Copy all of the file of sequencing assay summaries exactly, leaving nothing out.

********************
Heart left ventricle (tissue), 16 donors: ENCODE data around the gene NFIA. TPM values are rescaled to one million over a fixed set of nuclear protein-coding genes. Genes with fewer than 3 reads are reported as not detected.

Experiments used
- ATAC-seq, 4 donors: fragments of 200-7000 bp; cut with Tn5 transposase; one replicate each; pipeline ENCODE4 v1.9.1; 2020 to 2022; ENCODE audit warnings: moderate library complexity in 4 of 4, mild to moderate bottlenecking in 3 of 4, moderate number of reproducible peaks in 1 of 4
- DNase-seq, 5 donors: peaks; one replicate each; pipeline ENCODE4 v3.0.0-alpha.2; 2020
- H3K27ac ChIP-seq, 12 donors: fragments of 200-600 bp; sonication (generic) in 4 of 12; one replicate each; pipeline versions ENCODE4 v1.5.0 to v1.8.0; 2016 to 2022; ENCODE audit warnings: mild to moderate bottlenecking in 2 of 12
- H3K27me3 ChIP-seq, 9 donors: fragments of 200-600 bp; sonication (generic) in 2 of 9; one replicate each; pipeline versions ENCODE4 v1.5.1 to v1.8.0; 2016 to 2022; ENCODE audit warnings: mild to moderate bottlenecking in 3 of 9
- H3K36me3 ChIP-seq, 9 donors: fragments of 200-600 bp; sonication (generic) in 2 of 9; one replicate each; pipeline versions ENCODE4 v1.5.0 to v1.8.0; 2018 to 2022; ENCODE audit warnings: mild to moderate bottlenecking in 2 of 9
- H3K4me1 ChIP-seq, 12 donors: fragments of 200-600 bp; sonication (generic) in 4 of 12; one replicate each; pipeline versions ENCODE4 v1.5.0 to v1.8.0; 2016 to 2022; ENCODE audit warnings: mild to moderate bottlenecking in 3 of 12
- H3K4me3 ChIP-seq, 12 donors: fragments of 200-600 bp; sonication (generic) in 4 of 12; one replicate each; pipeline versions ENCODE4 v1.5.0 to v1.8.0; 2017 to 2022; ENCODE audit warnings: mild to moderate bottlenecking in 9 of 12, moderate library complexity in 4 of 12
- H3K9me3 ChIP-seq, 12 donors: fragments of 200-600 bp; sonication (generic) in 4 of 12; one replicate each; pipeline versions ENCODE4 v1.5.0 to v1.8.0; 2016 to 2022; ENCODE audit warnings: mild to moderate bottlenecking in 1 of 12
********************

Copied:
Heart left ventricle (tissue), 16 donors: ENCODE data around the gene NFIA. TPM values are rescaled to one million over a fixed set of nuclear protein-coding genes. Genes with fewer than 3 reads are reported as not detected.

Experiments used
- ATAC-seq, 4 donors: fragments of 200-7000 bp; cut with Tn5 transposase; one replicate each; pipeline ENCODE4 v1.9.1; 2020 to 2022; ENCODE audit warnings: moderate library complexity in 4 of 4, mild to moderate bottlenecking in 3 of 4, moderate number of reproducible peaks in 1 of 4
- DNase-seq, 5 donors: peaks; one replicate each; pipeline ENCODE4 v3.0.0-alpha.2; 2020
- H3K27ac ChIP-seq, 12 donors: fragments of 200-600 bp; sonication (generic) in 4 of 12; one replicate each; pipeline versions ENCODE4 v1.5.0 to v1.8.0; 2016 to 2022; ENCODE audit warnings: mild to moderate bottlenecking in 2 of 12
- H3K27me3 ChIP-seq, 9 donors: fragments of 200-600 bp; sonication (generic) in 2 of 9; one replicate each; pipeline versions ENCODE4 v1.5.1 to v1.8.0; 2016 to 2022; ENCODE audit warnings: mild to moderate bottlenecking in 3 of 9
- H3K36me3 ChIP-seq, 9 donors: fragments of 200-600 bp; sonication (generic) in 2 of 9; one replicate each; pipeline versions ENCODE4 v1.5.0 to v1.8.0; 2018 to 2022; ENCODE audit warnings: mild to moderate bottlenecking in 2 of 9
- H3K4me1 ChIP-seq, 12 donors: fragments of 200-600 bp; sonication (generic) in 4 of 12; one replicate each; pipeline versions ENCODE4 v1.5.0 to v1.8.0; 2016 to 2022; ENCODE audit warnings: mild to moderate bottlenecking in 3 of 12
- H3K4me3 ChIP-seq, 12 donors: fragments of 200-600 bp; sonication (generic) in 4 of 12; one replicate each; pipeline versions ENCODE4 v1.5.0 to v1.8.0; 2017 to 2022; ENCODE audit warnings: mild to moderate bottlenecking in 9 of 12, moderate library complexity in 4 of 12
- H3K9me3 ChIP-seq, 12 donors: fragments of 200-600 bp; sonication (generic) in 4 of 12; one replicate each; pipeline versions ENCODE4 v1.5.0 to v1.8.0; 2016 to 2022; ENCODE audit warnings: mild to moderate bottlenecking in 1 of 12